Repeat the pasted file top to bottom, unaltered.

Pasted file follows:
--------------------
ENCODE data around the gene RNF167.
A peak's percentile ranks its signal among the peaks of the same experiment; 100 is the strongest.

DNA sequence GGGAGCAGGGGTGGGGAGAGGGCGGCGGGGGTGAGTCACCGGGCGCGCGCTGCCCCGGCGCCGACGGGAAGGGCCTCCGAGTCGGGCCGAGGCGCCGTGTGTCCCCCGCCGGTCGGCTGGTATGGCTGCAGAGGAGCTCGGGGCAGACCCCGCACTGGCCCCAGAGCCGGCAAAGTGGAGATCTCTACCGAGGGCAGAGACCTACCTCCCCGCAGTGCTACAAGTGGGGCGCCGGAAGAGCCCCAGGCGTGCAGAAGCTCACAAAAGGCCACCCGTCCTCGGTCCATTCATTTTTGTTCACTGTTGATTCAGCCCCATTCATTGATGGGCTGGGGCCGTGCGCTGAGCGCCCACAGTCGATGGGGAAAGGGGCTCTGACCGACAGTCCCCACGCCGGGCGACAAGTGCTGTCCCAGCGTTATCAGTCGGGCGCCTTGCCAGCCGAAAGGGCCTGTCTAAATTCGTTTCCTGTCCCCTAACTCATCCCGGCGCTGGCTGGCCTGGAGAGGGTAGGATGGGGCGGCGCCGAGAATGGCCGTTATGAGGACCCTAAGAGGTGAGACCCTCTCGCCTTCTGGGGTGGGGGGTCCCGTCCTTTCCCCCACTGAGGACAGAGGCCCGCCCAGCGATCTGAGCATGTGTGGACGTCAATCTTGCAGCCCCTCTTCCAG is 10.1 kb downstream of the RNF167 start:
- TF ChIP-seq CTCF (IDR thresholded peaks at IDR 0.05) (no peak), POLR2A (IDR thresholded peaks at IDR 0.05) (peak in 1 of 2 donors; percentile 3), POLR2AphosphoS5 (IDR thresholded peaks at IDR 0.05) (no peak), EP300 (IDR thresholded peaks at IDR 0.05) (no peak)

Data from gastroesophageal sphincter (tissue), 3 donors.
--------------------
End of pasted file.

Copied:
ENCODE data around the gene RNF167.
A peak's percentile ranks its signal among the peaks of the same experiment; 100 is the strongest.

DNA sequence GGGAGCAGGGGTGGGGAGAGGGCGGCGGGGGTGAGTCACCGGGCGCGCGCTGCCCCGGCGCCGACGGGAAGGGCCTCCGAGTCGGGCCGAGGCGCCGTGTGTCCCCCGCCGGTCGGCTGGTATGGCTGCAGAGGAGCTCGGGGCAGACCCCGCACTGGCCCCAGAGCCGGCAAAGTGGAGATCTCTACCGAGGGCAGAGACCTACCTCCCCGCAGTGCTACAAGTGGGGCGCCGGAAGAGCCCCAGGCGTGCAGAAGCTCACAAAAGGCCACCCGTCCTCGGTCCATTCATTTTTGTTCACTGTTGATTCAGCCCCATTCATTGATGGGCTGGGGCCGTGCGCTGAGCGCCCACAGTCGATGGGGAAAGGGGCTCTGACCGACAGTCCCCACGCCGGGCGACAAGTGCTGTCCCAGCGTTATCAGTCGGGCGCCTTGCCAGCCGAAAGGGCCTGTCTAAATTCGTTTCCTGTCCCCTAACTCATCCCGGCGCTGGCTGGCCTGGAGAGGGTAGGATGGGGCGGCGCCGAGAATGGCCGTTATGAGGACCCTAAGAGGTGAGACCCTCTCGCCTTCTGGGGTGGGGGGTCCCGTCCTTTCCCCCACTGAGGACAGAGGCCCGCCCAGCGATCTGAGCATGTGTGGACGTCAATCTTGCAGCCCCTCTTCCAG is 10.1 kb downstream of the RNF167 start:
- TF ChIP-seq CTCF (IDR thresholded peaks at IDR 0.05) (no peak), POLR2A (IDR thresholded peaks at IDR 0.05) (peak in 1 of 2 donors; percentile 3), POLR2AphosphoS5 (IDR thresholded peaks at IDR 0.05) (no peak), EP300 (IDR thresholded peaks at IDR 0.05) (no peak)

Data from gastroesophageal sphincter (tissue), 3 donors.